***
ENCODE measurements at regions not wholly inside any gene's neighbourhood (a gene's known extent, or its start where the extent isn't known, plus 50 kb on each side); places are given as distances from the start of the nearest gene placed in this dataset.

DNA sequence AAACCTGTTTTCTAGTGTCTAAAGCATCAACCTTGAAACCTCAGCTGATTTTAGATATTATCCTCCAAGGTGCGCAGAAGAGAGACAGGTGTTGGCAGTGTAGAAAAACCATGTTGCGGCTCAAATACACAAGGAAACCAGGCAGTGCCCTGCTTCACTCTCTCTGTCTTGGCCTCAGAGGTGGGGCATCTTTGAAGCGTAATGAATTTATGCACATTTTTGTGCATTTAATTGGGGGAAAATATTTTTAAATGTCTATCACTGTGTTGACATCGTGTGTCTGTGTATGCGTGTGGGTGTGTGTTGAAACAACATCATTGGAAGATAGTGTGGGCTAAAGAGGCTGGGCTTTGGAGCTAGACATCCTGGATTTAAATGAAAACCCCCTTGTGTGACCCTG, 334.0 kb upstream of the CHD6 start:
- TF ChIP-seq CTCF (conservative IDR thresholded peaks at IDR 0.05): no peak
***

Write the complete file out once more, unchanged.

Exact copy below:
ENCODE measurements at regions not wholly inside any gene's neighbourhood (a gene's known extent, or its start where the extent isn't known, plus 50 kb on each side); places are given as distances from the start of the nearest gene placed in this dataset.

DNA sequence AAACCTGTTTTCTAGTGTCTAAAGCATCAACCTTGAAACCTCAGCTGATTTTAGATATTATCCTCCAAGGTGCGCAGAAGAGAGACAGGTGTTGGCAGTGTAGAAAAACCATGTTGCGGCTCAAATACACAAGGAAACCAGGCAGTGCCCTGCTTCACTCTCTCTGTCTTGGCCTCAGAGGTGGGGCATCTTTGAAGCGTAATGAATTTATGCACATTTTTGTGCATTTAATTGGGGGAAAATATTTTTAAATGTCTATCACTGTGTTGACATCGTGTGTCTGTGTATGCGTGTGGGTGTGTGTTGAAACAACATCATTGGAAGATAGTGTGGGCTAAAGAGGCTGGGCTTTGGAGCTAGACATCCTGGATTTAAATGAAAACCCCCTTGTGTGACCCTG, 334.0 kb upstream of the CHD6 start:
- TF ChIP-seq CTCF (conservative IDR thresholded peaks at IDR 0.05): no peak